David Nelson is once again riding high on the music scene. He has assembled a superb musical unit and turned them loose on some exciting and provocative new tunes, many with lyrics by Grateful Dead lyricist Robert Hunter.
Keeper of the Key is 70 minutes of music recorded live at Baltimore's 8x10 Club in 1995. "John Hardy's Wedding" and Bob Dylan's "Wicked Messenger" reflect the band's traditional music influences; "Impressionist Two-Step" is a re-tooling of an obscure gem by Pop Wagner; "The Wizard's Son" and "See So Far" propel the band into space for some improvisational excursions; while "Kick in the Head" and "Four: Fifty-One" are solid rockers. The new CD also features a dynamite version of one of their most heavily requested numbers, the Grateful Dead standard "The Wheel."
In response to your "Jerry's Kids: Jam Bands burst into bloom" article: Dave Matthews Band a "lesser light"? Not as "essential" or "influential"?
DMB sold 150,000 copies of their self-produced, self-distributed first album. That's more than REM's first album sold. They did this, in part, because tapers like myself helped spread the gospel of DMB, if you will. We would go to DMB shows twice a week, and know that we wouldn't hear the same song twice, even if the set list was exactly the same, which it never was, of course. They now sell out every arena they play. Carter Beauford, their magnificent drummer, fared well against the best drummers in history in a Modern Drummer magazine readers' poll last summer.
Their tours are always marked by numerous special guests, from Bela Fleck and John Popper, to Tim Reynolds and Trey Anastasio. The highest compliment one musician can give to another is taking the stage with them. Plus, Steve Lillywhite has produced their last album and is in the studio with them again as we speak.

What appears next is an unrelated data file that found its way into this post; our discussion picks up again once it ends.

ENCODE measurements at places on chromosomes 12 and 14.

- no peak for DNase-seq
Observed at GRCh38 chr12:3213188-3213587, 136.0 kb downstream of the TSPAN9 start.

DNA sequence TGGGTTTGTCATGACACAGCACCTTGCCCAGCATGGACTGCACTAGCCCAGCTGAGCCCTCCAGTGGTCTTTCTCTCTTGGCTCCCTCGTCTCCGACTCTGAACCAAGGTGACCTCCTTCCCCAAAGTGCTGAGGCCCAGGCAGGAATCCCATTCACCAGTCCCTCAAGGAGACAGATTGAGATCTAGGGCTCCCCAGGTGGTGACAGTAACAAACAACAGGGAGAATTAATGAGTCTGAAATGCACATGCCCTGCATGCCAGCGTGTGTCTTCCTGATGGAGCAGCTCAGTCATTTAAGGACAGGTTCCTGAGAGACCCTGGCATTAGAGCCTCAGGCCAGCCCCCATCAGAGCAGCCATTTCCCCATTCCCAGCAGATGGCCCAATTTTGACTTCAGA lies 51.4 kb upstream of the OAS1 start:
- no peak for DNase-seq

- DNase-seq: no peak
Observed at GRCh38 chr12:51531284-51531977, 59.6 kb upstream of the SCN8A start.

These guys put on one hell of a good show. Get your hands on some tapes, and play them around the office for a couple days. I guarantee you will be on the phone to TicketBastard when DMB goes on tour again this spring.
Matt Weitz's "Jerry's Kids" article was illuminating. As a Phish fan, I'm pleased to see an article that downplays the importance of the Grateful Dead to American jam bands.
However, Weitz's analysis fails to mention one of the most important improvisational heroes of our time: George Clinton. His most popular bands--Parliament and Funkadelic--took the "primitive" rhythms that influence so many jam bands, but applied them to a funk format. His jamming and musical conceptualizing helped to create brand-new genres, the most important of which is rap.
P-Funk changed the way Americans looked at improv, with tight arrangements and chant-like lyrical structures. They've influenced rock--check out Phish's new album "Slip Stitch and Pass" to hear the grooves--and ushered in rap. As a contemporary of the Dead, Allman Brothers Band, and Pink Floyd, George Clinton's significance cannot be understated. His music, either heard directly or through countless samples, still gives us shivers.
However, I hope that soon you'll be listing more events. For a city our size, it would seem that Dallas would have many times more events than those listed.